Digital Inclusion is a not-for-profit association founded in 2016 by IT engineer Patrick de la Hamette and sociologist Isabelle Mousset. Promoting access to IT and social inclusion and fulfilling a role of environmental responsibility – these are the three objectives of this project based in Luxembourg City. It puts residents in touch with refugees from Syria, Iraq, Afghanistan and other countries. We met the two founders.
• What is the Digital Inclusion initiative?
Patrick and Isabelle: Digital Inclusion is a project where the common denominator is to secure
access to IT for anyone without access. We collect PCs from companies and private individuals, and our volunteers – refugees and residents – repair them in order to redistribute them to refugee families, low-income residents and refugee centres. Digital Inclusion goes way beyond the technical aspect of repairing machines – it is a serious integration project and a way for people to meet. In addition to the repair workshops, we also offer electronics and telecommunications workshops and computer courses for learning French. We will soon be starting Computer Aided Design training.
• How did the idea to create this association come about ?
Isabelle: Patrick and I met a number of brilliant and highly motivated refugees who didn’t have the right to work in Luxembourg. We quickly came into contact and the same refugees often asked us if we could lend them our laptop to apply for university, sign up for language lessons and do their administrative work. They badly needed IT resources and Internet access. We were also aware that there is a huge number of companies in Luxembourg and that they often update their IT equipment. So we had the idea of creating a not-for-profit association to address both of these issues together.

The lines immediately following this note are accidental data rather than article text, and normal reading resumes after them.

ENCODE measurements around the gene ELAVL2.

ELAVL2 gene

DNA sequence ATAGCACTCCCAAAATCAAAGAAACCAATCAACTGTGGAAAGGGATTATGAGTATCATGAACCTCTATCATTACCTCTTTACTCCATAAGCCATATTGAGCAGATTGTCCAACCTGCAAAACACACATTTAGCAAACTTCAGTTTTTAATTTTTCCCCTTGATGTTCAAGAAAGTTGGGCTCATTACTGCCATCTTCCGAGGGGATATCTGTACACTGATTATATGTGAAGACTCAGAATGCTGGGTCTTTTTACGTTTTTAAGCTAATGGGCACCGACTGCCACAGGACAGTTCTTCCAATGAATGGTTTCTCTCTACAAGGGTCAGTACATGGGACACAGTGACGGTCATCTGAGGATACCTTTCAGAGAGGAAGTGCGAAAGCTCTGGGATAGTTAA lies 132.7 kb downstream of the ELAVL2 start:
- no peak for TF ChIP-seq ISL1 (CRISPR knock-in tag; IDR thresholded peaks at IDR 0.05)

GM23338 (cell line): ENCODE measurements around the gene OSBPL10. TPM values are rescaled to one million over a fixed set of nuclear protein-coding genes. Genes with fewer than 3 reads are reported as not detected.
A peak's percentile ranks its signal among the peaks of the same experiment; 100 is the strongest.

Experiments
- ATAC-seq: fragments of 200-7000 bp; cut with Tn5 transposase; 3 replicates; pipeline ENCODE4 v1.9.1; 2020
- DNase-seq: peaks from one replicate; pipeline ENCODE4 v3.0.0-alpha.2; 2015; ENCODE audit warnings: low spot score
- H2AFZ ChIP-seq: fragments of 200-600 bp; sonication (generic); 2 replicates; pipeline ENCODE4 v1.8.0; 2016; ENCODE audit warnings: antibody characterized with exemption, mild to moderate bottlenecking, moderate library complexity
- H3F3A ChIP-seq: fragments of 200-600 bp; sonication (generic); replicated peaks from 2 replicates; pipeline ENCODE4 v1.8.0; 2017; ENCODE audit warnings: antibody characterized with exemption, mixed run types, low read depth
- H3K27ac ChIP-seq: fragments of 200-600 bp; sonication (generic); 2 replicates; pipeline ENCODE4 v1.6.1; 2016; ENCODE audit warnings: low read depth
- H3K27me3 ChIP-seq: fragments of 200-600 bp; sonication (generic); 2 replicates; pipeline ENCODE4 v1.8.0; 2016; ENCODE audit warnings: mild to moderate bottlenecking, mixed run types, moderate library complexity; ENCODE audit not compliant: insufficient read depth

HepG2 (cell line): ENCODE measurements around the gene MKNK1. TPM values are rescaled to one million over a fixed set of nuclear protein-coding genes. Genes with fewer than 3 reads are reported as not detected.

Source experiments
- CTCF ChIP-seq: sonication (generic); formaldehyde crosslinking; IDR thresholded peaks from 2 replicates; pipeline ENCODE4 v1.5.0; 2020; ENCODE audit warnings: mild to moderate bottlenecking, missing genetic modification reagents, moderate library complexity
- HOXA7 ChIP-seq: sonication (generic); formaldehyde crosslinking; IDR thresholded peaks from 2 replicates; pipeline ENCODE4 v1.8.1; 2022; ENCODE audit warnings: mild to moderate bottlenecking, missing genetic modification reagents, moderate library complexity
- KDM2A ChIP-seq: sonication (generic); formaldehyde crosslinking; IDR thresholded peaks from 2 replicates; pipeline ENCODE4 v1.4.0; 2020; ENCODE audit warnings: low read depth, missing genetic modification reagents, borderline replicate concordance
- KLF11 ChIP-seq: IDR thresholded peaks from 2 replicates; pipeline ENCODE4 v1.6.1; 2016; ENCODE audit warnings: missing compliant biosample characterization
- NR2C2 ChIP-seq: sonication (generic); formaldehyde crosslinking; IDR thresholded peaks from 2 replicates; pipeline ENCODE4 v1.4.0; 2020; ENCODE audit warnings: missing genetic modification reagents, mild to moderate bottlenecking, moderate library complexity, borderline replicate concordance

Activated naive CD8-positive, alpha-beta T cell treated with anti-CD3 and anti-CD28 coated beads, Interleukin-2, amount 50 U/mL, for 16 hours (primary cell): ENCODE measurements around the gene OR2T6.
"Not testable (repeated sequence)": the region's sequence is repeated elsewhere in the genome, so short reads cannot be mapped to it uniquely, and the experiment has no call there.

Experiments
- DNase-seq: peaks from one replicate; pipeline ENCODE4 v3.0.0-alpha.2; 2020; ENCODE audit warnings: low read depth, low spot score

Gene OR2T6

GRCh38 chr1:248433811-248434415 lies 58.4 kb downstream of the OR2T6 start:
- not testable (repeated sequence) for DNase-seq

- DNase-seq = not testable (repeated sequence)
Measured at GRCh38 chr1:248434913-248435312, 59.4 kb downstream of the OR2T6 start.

Patrick: In the beginning, I went to fetch the PCs from companies and private individuals myself and hosted repair workshops for refugees in my loft . But success came very quickly and we were getting more and more requests for free services. Since April, we’ve had our own premises in Bonnevoie – in the Hariko building, part of a Luxembourg Red Cross project.
• How do you finance your activities?
Patrick: In the beginning – that’s to say before April – we didn’t have a budget. Since then, we’ve had a donation from the United States Embassy in Luxembourg but, most importantly, we have the support of the Œuvre Nationale de Secours Grande-Duchesse Charlotte, enabling us to employ someone – Ayham from Syria – part-time to assist us with IT support.
Isabelle: We are now looking for a project manager as well. Thanks to the money, we can also afford computer accessories.
• How many members and volunteers does the association have?
Patrick: We have 30 or so volunteers on our books, most of them aged between 20 and 35 and with IT experience. We generally meet for a repair workshop one afternoon a week. The advantage of this kind of set-up is that participants can help each other out.
Isabelle: We hold an event every two weeks when we hand out a large number of PCs. We have a very long waiting list at the moment, even though most of the companies responded yes to our requests. We have collected around 300 PCs since February and given 200 away already. We accept any PC less than ten years old and are aware of data protection and information security, of course: we take the PCs without their hard drive and put a new one in.
• Do you intend to take your projects even further?
Patrick: Six months in, and we can already measure the impact of our activities on refugees. We hope to cover the demand from refugees, which means providing every family with a PC. But we also want to expand and focus on other disadvantaged people in Luxembourg.
Isabelle: We are also trying to find internships for refugees in companies. To achieve this, we meet with employers looking for IT interns. Moreover, we will be meeting the ADEM to talk about a possible partnership.
Further information: www.digital-inclusion.lu